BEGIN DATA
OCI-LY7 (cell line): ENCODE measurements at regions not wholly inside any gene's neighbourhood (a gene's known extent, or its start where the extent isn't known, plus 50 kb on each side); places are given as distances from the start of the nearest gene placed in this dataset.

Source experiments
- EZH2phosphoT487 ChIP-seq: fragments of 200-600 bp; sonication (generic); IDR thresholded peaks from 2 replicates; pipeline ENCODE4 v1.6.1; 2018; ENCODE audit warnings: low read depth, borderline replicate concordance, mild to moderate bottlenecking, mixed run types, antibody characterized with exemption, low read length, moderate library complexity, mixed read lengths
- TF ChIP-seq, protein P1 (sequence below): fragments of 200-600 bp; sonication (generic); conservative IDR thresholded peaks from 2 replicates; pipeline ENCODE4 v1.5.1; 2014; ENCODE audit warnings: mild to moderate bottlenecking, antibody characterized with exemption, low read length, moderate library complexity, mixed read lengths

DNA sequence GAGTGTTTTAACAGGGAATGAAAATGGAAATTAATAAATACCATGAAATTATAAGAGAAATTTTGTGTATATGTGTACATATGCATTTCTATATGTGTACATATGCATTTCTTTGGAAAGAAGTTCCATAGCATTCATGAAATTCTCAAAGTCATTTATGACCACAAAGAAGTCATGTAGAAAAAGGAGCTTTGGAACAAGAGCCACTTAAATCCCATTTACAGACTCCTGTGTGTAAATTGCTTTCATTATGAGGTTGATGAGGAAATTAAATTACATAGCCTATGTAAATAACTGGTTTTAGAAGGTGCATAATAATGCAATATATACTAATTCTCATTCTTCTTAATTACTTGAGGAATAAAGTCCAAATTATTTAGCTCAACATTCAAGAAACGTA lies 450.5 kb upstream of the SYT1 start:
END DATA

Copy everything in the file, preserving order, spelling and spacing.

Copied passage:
OCI-LY7 (cell line): ENCODE measurements at regions not wholly inside any gene's neighbourhood (a gene's known extent, or its start where the extent isn't known, plus 50 kb on each side); places are given as distances from the start of the nearest gene placed in this dataset.

Source experiments
- EZH2phosphoT487 ChIP-seq: fragments of 200-600 bp; sonication (generic); IDR thresholded peaks from 2 replicates; pipeline ENCODE4 v1.6.1; 2018; ENCODE audit warnings: low read depth, borderline replicate concordance, mild to moderate bottlenecking, mixed run types, antibody characterized with exemption, low read length, moderate library complexity, mixed read lengths
- TF ChIP-seq, protein P1 (sequence below): fragments of 200-600 bp; sonication (generic); conservative IDR thresholded peaks from 2 replicates; pipeline ENCODE4 v1.5.1; 2014; ENCODE audit warnings: mild to moderate bottlenecking, antibody characterized with exemption, low read length, moderate library complexity, mixed read lengths

DNA sequence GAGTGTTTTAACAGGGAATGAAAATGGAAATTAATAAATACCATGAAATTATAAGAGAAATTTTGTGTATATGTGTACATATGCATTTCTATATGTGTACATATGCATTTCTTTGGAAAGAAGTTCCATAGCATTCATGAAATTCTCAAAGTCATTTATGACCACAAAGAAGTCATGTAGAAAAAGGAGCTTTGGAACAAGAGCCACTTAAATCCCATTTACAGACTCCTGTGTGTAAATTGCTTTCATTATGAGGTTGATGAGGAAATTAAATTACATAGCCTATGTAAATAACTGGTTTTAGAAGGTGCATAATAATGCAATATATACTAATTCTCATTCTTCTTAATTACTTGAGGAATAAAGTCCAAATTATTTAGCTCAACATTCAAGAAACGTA lies 450.5 kb upstream of the SYT1 start: